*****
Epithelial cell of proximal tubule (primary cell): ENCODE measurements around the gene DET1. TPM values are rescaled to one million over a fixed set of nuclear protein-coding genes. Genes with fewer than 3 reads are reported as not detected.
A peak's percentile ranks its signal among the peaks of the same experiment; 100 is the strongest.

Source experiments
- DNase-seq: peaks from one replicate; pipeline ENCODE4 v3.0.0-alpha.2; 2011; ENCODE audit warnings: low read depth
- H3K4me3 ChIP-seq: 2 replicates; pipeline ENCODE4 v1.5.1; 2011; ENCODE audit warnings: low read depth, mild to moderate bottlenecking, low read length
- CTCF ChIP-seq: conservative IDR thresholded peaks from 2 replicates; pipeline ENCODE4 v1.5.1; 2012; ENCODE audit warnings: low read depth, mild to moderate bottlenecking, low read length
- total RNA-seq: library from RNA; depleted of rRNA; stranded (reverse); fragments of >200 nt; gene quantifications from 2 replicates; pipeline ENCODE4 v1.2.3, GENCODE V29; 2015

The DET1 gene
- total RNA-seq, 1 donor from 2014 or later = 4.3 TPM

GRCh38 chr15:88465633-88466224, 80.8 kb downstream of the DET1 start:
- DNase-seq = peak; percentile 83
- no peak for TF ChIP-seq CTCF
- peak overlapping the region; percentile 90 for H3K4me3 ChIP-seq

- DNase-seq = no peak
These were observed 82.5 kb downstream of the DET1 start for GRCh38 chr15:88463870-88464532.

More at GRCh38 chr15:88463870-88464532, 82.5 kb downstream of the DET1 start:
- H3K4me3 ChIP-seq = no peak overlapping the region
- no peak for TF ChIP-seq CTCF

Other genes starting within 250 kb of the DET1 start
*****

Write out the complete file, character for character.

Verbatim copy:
Epithelial cell of proximal tubule (primary cell): ENCODE measurements around the gene DET1. TPM values are rescaled to one million over a fixed set of nuclear protein-coding genes. Genes with fewer than 3 reads are reported as not detected.
A peak's percentile ranks its signal among the peaks of the same experiment; 100 is the strongest.

Source experiments
- DNase-seq: peaks from one replicate; pipeline ENCODE4 v3.0.0-alpha.2; 2011; ENCODE audit warnings: low read depth
- H3K4me3 ChIP-seq: 2 replicates; pipeline ENCODE4 v1.5.1; 2011; ENCODE audit warnings: low read depth, mild to moderate bottlenecking, low read length
- CTCF ChIP-seq: conservative IDR thresholded peaks from 2 replicates; pipeline ENCODE4 v1.5.1; 2012; ENCODE audit warnings: low read depth, mild to moderate bottlenecking, low read length
- total RNA-seq: library from RNA; depleted of rRNA; stranded (reverse); fragments of >200 nt; gene quantifications from 2 replicates; pipeline ENCODE4 v1.2.3, GENCODE V29; 2015

The DET1 gene
- total RNA-seq, 1 donor from 2014 or later = 4.3 TPM

GRCh38 chr15:88465633-88466224, 80.8 kb downstream of the DET1 start:
- DNase-seq = peak; percentile 83
- no peak for TF ChIP-seq CTCF
- peak overlapping the region; percentile 90 for H3K4me3 ChIP-seq

- DNase-seq = no peak
These were observed 82.5 kb downstream of the DET1 start for GRCh38 chr15:88463870-88464532.

More at GRCh38 chr15:88463870-88464532, 82.5 kb downstream of the DET1 start:
- H3K4me3 ChIP-seq = no peak overlapping the region
- no peak for TF ChIP-seq CTCF

Other genes starting within 250 kb of the DET1 start